Shirleetra Roundtree may have found her dream job, but it’s not without challenge.
As the school mental health liaison for Tri-County Mental Health Services, Roundtree spends most of her time at the Golden Oaks Education Center operated by the North Kansas City School District. She does all her work in two rooms, including one decorated like a beach.
Roundtree helps students with mental health issues. In most cases, the students have had trouble in school, acting out or otherwise causing problems in the classroom. Some have been considered a danger to themselves or others. Before Roundtree, many would have faced suspension.
“Suspending them doesn’t solve the problem,” she said. “It just makes things worse. It doesn’t get to the root of the problem.“
Roundtree’s work usually begins when a student is referred by a North Kansas City teacher or counselor. She first contacts the parents to learn more about their concerns regarding the student. Other steps may include an Intake Assessment, individual and group therapy, and referrals to outside sources to help the student and/or the family.
One effort is fundamental: teaching students coping skills so they can better handle themselves. Formerly an art instructor, Roundtree saw firsthand how this can work. “I just started to notice how art would affect my students, especially painting,” she recalled. “When I started, I was afraid that some of the kids would act out and make a mess. It turned out to be the opposite. The kids were quiet and focused.”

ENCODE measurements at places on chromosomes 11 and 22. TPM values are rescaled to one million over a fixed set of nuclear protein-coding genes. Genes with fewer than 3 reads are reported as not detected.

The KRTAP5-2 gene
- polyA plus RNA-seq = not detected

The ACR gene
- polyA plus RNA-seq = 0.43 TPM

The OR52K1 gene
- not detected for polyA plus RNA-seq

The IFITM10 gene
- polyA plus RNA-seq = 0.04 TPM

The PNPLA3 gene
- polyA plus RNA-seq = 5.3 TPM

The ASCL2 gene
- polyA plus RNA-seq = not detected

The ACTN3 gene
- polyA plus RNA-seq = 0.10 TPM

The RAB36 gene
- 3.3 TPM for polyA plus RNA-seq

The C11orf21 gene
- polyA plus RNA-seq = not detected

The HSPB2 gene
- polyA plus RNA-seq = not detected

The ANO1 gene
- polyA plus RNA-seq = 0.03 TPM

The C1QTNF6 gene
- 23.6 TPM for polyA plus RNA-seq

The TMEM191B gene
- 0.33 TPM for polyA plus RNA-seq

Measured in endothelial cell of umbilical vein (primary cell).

She also noted that many of these students were talented and bright but often not doing well in school because of emotional or behavioral challenges. Roundtree was so struck by what she saw that she changed careers, earning a master’s degree in art therapy and counseling from Avila University. After working at Synergy Services for four years, she joined Tri-County in 2015.
The children she works with face a range of behavioral issues, from attention deficit/hyperactive disorder to anxiety, depression and what she calls “just being angry.” For nearly all, her priority is teaching them the skills they need to cope.
“I try to get them to see that therapy is in a lot of things,” she explained. “Playing a game or going outside can be therapy. It could be art therapy or getting on a computer and looking at YouTube videos. Or they may just need to talk. The main thing is to teach them that there are lots of ways to regulate themselves and calm down.”
Students stay with Roundtree for 45 minutes to an hour each day, and the results have been significant. The majority of students who come weekly for therapy have shown a decrease in negative behaviors at school and staff reports show they are receiving fewer write-ups.
“When you see that, it just makes you feel good,” she said. “You’re not just helping the student; you’re also helping staff.”
Roundtree has also heard from teachers and parents directly. “You realize the impact you’re having,” she concluded. “This is really my dream job. I’ve seen the kids’ behavior really improve. It’s amazing.”
Article courtesy of Dale Garrison of DGInform.com